This change of public opinion was, no doubt, produced by the joint action of many people; and amongst Octavia's fellow-workers in this matter none was more sympathetic and efficient than Mr. (now Sir Robert) Hunter. He had taken an active part in the formation of the Open Spaces Committee of the Kyrle Society; as Solicitor of the Commons Preservation Society, he had been able to further, by timely advice, many of the movements for securing the legal rights of the public over various commons and greens; and, while residing in Lincoln's Inn Fields, he had been the soul of an attempt (then indeed a failure, but the prelude to a more successful effort) to persuade the municipal authorities to throw open the garden of Lincoln's Inn Fields to the general public. Indeed, with the possible exception of Lord Eversley, the open spaces movement owes more to him than to any other man.

But it will be easily understood that this important movement, even if it had been always successful, must have added a considerable strain to that sense of growing responsibility which was produced by the supervision of the tenants; and when accompanied with the kind of failures which I have mentioned, it often brought much vexation. And this period was also marked by the deaths of two of Octavia's most valued fellow-workers, Mrs. Nassau Senior (that most lovable and charming sister of Mr. Hughes) and Mr. Cockerell, a most able and sympathetic member of the Committee of the Workmen's Club, in which Octavia took so deep an interest.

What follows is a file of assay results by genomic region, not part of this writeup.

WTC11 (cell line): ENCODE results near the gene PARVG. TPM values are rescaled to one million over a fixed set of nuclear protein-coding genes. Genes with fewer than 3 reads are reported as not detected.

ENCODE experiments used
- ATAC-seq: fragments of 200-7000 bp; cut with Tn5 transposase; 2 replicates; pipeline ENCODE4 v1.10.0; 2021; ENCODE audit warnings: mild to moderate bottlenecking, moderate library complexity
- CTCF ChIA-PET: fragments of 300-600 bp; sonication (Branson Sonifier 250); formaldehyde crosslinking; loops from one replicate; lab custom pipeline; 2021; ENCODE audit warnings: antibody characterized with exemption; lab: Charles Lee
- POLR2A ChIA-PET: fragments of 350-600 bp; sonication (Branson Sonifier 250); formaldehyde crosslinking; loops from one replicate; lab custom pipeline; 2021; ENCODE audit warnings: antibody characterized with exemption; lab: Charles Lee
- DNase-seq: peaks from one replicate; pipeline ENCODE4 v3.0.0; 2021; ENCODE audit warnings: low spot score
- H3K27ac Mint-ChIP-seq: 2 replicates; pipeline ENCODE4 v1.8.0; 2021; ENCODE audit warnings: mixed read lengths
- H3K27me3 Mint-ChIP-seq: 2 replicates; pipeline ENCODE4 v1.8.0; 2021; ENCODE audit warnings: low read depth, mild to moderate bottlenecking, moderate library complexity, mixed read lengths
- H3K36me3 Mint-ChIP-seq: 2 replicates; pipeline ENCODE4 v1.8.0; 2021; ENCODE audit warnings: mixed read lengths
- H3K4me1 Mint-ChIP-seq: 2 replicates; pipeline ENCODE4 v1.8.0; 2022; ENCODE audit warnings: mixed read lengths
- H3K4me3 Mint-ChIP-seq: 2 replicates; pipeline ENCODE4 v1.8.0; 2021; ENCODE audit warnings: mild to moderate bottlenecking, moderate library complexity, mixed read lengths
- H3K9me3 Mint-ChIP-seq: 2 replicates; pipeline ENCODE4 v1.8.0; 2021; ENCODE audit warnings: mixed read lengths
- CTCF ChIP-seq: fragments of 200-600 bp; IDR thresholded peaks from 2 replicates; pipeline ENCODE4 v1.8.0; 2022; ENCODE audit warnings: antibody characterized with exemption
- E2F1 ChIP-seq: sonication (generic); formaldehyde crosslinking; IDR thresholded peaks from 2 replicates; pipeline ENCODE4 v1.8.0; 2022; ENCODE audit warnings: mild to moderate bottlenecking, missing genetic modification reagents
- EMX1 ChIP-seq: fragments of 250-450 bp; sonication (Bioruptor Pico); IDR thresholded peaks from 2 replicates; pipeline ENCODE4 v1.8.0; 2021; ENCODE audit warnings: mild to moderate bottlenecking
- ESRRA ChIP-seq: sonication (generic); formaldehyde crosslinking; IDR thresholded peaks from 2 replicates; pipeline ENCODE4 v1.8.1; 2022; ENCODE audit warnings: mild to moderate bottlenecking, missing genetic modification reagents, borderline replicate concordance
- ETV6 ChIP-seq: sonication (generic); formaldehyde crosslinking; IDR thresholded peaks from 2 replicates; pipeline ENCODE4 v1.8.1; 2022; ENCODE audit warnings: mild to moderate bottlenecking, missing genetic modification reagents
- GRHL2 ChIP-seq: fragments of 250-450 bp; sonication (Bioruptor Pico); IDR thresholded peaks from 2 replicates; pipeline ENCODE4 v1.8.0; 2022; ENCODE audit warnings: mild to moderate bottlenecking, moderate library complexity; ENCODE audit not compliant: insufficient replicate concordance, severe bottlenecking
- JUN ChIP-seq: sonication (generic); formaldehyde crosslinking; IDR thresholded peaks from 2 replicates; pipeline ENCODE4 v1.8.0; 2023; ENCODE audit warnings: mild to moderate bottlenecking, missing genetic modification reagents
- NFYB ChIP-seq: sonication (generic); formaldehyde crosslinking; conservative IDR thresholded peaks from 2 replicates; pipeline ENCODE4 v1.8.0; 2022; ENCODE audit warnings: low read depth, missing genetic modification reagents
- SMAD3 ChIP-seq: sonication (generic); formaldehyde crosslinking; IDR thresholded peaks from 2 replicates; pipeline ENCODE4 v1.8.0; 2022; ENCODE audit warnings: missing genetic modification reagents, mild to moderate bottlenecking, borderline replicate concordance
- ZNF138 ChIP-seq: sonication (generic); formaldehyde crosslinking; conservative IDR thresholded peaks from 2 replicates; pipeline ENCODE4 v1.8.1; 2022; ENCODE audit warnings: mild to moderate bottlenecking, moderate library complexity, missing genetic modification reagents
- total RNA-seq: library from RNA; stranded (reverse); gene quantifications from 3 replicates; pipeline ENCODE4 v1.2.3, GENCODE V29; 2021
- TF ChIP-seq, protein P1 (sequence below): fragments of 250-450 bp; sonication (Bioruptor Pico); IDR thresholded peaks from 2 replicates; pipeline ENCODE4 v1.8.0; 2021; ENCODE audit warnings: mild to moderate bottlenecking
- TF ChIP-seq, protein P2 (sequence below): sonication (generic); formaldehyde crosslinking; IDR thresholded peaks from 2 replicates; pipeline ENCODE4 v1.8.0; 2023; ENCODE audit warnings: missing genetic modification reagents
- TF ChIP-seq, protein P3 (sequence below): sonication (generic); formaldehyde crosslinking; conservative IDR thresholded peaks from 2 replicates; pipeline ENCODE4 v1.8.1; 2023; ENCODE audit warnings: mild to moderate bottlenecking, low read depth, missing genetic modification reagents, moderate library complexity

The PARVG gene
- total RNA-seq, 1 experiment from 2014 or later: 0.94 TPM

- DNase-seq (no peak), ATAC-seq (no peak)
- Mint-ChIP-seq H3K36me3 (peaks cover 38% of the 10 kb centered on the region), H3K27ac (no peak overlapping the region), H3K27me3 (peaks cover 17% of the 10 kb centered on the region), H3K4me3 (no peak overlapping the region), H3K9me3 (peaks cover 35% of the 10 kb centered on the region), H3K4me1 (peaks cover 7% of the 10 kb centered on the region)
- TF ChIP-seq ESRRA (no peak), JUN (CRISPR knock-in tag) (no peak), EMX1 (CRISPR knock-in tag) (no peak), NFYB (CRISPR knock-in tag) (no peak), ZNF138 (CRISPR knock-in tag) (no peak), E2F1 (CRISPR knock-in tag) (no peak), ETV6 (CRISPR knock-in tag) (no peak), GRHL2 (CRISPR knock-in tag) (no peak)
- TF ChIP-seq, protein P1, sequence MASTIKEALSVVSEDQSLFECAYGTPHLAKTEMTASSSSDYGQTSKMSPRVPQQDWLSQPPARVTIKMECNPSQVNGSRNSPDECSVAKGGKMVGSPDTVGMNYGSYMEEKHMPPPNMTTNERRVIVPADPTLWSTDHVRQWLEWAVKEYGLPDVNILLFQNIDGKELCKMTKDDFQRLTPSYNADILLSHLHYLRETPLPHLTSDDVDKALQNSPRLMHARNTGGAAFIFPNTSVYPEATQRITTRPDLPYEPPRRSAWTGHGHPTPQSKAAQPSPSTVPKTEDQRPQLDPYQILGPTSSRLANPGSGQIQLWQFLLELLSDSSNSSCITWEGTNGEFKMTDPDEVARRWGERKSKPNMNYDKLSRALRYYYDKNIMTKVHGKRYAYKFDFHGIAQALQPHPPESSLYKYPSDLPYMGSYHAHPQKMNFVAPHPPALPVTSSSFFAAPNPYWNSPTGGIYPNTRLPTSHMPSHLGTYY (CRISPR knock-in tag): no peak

While these and other troubles were already breaking down her strength, there came the additional trial of that misunderstanding with Ruskin, to which so much attention has unfortunately been called. As the correspondence has been published, I do not propose to refer at length to that painful incident. But I feel bound a little to anticipate events by saying that we have ample evidence that Ruskin regretted his hasty words; that he showed his renewed confidence in Octavia by the manner in which he finally made over to her the possession of his houses; and that, on the other hand, her old affection and admiration for him never wavered in spite of that passing cloud. I may bring the allusion to this episode to an end by quoting the words which she used in her Letter to her Fellow Workers in 1899 on Ruskin's death:

"The earth seems indeed sadder and poorer that such a man lives on it no more.

"That penetrating sympathy, that marvellous imagination, that wonderful power of expression, that high ideal of life have not only blessed his friends, but have left their mark on England.

"To me personally the loss is irreparable. I have cared to think of the master and friend of my youth, in his lovely home, and to feel that he was among us still.